Mandela’s health: Shooting the messenger

The media covering the illness of Nelson Mandela were unjustly attacked by the government, the family and the public, says Mike Hanna of Al Jazeera.

It’s a common strand among most societies in crisis that when the going gets tough the media gets blamed. Governments sometimes do it as a way of masking their mistakes; people do it as a way of dealing with their sense of loss or confusion. Segments of the media also tend to cannibalise their own, most frequently unfortunately in response to being beaten on a story by the opposition.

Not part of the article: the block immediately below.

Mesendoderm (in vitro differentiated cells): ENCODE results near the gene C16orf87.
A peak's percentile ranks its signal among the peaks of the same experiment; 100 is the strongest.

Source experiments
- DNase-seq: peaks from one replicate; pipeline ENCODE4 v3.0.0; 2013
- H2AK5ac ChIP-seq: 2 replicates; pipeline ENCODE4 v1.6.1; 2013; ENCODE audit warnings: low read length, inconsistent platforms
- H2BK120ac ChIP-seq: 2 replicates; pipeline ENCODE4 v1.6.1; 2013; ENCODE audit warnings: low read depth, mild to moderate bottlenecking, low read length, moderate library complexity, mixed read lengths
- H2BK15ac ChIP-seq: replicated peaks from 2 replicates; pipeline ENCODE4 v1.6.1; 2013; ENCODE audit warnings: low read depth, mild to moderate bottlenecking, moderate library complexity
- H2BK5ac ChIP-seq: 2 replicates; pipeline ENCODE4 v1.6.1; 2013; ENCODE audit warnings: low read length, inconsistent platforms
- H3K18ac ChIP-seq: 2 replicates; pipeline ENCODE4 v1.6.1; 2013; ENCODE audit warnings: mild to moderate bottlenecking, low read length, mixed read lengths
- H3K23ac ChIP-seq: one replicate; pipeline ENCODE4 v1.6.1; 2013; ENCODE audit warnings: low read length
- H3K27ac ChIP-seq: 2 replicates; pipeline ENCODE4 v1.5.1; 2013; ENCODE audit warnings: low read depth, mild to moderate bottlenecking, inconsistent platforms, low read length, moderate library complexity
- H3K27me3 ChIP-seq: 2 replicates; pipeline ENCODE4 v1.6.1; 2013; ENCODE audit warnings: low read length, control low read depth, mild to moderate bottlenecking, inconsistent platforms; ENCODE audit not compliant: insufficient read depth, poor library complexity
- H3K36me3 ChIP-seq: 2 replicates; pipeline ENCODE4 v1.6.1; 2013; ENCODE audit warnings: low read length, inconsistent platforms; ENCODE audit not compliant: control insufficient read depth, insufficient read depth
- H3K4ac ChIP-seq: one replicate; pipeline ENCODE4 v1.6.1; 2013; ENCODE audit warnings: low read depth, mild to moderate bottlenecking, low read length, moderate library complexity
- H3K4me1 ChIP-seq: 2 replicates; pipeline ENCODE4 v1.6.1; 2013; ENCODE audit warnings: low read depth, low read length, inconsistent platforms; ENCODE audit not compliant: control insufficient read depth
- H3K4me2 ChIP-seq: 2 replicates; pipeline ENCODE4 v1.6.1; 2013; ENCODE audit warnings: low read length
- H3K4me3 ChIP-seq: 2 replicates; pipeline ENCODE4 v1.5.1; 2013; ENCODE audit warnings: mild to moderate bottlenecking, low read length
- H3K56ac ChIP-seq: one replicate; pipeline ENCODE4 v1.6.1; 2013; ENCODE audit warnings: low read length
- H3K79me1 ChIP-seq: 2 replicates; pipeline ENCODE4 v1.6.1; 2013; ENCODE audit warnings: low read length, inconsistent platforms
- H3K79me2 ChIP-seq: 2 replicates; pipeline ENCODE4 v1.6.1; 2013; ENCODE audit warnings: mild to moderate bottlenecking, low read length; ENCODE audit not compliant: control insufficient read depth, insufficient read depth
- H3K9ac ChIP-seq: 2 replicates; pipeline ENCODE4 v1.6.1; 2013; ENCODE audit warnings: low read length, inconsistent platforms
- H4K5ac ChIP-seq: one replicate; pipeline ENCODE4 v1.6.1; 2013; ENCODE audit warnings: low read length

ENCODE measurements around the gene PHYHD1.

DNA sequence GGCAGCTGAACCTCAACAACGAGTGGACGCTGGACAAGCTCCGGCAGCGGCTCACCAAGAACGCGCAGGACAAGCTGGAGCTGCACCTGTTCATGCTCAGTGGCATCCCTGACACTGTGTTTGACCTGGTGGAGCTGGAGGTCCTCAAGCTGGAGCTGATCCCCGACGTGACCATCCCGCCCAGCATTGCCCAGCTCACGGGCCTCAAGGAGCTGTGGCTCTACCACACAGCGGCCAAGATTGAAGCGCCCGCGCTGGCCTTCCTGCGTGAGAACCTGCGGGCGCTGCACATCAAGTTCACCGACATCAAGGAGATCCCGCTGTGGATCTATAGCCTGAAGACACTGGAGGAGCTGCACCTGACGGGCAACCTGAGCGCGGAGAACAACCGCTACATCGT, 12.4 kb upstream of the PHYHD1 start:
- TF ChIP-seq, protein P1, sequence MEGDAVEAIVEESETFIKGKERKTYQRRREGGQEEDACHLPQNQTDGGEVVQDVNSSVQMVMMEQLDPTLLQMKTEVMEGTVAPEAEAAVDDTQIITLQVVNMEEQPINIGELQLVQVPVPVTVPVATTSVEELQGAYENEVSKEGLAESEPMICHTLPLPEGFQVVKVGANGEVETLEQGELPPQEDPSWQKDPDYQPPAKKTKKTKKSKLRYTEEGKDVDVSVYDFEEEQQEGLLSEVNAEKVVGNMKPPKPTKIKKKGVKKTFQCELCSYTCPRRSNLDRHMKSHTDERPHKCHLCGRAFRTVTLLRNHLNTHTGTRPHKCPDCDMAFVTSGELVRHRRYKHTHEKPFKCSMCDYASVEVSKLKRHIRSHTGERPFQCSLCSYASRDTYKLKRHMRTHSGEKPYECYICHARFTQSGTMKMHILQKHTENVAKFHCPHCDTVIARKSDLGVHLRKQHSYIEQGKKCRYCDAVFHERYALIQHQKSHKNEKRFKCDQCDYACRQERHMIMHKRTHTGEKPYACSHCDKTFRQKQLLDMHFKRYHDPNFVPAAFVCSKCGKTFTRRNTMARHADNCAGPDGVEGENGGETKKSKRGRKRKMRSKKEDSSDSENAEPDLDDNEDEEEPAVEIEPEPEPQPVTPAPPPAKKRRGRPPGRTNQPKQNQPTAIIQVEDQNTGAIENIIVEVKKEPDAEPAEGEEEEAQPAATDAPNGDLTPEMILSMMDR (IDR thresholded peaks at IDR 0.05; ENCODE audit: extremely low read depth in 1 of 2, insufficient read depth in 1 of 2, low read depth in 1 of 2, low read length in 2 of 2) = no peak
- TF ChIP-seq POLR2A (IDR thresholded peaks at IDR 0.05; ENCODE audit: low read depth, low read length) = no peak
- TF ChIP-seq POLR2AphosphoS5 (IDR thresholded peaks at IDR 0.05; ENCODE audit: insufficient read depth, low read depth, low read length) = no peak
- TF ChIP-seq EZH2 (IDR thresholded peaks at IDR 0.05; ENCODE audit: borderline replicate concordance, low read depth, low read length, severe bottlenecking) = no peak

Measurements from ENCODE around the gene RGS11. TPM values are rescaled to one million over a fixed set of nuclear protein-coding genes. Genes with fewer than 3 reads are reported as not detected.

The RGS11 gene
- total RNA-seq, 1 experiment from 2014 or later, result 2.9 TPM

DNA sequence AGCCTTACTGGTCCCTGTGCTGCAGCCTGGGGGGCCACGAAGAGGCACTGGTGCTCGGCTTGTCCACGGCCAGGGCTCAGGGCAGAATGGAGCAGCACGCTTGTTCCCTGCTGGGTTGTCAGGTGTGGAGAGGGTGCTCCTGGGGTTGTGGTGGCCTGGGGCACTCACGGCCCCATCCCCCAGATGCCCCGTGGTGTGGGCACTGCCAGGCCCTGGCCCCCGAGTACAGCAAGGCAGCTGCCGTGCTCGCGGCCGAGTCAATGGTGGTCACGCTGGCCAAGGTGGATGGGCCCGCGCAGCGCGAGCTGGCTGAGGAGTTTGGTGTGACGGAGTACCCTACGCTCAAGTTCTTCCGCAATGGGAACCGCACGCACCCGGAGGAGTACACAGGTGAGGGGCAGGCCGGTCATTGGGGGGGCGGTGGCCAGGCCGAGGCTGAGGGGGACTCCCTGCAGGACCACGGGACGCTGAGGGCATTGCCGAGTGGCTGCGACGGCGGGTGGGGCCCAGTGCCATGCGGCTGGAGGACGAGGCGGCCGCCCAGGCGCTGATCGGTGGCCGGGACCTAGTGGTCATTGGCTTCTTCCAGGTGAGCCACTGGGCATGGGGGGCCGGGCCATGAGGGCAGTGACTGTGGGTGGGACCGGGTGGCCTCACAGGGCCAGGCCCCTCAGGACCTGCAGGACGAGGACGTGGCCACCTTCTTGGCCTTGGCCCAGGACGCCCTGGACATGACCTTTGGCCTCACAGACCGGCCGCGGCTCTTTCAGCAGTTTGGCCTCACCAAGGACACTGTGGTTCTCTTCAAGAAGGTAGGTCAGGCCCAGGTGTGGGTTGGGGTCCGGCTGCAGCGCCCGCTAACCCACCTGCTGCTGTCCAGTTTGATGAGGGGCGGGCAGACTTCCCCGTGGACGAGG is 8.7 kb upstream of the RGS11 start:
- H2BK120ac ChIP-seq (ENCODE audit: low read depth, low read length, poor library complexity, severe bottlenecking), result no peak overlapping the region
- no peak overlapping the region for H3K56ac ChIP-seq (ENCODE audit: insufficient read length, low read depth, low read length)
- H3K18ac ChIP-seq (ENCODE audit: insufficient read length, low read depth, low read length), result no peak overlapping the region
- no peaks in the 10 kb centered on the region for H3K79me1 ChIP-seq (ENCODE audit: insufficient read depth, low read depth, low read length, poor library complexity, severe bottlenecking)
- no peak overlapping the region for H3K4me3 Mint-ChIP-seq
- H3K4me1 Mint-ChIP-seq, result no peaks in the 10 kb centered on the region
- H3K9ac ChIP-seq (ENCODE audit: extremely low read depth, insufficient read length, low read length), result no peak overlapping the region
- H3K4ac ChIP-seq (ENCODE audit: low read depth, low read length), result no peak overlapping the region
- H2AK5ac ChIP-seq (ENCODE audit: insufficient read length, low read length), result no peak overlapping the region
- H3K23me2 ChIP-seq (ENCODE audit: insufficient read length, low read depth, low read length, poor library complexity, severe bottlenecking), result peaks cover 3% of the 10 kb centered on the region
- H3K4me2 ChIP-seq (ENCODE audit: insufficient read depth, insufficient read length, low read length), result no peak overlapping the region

Importantly, the media part of the time deserves to be blamed. There are as many incompetent, inexperienced or simply unethical journalists as there are bad lawyers, dentists or fund managers. Yet the blanket dismissal of media simply because its agenda is not in accordance with your own strikes at the principle of free expression which should be cherished by all societies that have any pretensions to democracy.

So it is in South Africa. The media covering the illness of Nelson Mandela has been sharply attacked by the government, the family, and members of the public. The foreign media in particular being singled out for criticism.

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